I remember an important presentation that my recruiting firm was asked to give at a major chemical company that was preparing to enter the biotech arena. Three VPs were seated across from me at a big conference table, and the human resources manager was to my left. Throughout my pitch I spoke almost exclusively to the three VPs because I had convinced myself that the HR person was not going to be a part of the decision-making process. Sadly, when I got the call that we were not selected as the front-runner, it was from the HR manager, who told me that she didn't feel comfortable with the personal chemistry.
In his book, Beckwith points to studies that determine people are actually correct only 85% of the time when they say they are absolutely 100% certain of the answer. That missing 15% is a big enough window to think about the next time you're getting ready to say that you are absolutely certain of your answer. As Beckwith puts it: "The bumper stickers are right. ... Question authority, even your own."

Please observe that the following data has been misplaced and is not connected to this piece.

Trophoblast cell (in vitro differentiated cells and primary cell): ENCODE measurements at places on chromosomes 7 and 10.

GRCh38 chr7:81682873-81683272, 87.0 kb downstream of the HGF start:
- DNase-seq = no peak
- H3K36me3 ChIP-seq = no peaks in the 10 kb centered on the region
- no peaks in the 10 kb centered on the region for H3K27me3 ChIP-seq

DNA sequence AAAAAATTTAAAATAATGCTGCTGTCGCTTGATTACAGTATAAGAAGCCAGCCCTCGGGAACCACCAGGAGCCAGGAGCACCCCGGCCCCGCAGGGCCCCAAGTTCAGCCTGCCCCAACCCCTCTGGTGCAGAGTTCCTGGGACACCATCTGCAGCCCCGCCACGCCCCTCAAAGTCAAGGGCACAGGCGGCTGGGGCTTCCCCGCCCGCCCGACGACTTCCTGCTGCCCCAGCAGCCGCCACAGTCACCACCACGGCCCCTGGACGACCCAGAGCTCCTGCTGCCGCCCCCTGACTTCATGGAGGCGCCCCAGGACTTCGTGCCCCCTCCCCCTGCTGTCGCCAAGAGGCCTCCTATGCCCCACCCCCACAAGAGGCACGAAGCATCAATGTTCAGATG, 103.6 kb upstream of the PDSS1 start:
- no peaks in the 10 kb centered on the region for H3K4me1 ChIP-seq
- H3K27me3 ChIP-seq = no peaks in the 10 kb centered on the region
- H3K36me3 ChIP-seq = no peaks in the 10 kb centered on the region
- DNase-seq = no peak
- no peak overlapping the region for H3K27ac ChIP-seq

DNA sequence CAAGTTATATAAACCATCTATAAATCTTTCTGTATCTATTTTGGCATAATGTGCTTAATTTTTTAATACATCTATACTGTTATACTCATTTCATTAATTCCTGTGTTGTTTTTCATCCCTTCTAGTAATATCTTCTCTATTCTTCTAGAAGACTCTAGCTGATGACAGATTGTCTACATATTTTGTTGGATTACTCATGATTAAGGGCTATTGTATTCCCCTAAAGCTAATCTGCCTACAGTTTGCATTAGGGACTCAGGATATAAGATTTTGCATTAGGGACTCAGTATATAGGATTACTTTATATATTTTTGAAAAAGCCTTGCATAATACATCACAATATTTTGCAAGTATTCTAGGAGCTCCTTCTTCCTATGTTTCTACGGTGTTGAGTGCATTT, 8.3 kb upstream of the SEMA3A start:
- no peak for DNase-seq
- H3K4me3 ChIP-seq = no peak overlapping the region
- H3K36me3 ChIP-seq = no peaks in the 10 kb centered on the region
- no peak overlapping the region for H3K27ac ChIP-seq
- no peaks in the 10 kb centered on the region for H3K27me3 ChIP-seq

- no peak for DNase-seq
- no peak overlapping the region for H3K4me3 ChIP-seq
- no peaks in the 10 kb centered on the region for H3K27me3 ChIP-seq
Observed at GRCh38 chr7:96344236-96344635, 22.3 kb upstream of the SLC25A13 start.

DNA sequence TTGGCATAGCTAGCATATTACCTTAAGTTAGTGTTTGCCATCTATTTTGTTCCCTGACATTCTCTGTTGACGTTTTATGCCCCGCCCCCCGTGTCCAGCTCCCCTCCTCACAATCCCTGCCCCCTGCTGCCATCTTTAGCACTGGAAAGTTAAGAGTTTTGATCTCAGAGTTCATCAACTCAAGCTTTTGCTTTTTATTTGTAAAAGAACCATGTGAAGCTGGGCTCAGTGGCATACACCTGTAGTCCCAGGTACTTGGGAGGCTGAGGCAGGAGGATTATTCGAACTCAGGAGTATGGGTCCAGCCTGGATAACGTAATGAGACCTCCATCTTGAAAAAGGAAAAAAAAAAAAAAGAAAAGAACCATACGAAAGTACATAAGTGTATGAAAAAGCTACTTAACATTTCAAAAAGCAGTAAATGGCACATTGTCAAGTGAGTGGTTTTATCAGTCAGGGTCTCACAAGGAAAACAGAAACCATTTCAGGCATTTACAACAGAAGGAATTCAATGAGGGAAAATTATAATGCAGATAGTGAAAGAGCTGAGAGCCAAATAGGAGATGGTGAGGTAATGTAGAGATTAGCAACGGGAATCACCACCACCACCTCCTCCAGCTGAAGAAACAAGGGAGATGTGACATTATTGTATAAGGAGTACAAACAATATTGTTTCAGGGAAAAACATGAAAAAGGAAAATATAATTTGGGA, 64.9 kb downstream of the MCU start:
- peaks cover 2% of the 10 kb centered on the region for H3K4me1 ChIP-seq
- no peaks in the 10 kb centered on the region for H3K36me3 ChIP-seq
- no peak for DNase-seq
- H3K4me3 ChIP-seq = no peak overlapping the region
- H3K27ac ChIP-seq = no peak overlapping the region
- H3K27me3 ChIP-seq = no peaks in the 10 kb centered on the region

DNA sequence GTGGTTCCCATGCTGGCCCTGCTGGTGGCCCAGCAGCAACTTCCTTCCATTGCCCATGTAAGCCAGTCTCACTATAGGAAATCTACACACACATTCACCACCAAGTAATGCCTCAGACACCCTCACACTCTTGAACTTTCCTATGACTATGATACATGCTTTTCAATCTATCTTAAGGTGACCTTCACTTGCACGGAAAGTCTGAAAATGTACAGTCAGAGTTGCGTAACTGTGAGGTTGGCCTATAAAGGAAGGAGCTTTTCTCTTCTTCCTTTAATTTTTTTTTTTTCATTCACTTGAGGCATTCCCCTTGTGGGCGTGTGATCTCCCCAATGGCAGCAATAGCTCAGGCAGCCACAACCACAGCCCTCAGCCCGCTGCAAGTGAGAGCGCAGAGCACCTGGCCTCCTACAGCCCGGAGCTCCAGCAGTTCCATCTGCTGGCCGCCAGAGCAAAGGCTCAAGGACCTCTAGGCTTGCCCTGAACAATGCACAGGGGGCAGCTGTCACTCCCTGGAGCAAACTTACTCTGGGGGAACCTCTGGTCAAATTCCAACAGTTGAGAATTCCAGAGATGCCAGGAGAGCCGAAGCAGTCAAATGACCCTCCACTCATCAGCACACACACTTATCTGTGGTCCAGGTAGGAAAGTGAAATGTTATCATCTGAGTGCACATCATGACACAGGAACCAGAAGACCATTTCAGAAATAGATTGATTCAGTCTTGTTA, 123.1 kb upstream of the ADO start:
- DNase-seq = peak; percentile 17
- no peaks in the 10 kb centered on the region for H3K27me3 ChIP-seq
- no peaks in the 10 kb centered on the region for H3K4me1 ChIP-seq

Show Your Warts
Admitting you have weaknesses is a terrific way to land a job. That's right. ... Showing a few warts isn't always a bad idea. In fact, it can make you appear to be a real, honest person.
When Cleveland State University researchers came up with two fictional job candidates, both with identical credentials, they set up a very important but subtle distinction between the two of them. One candidate had a perfect reference letter. The other had the same shining reference but with an additional comment included: "Sometimes, John can be difficult to get along with."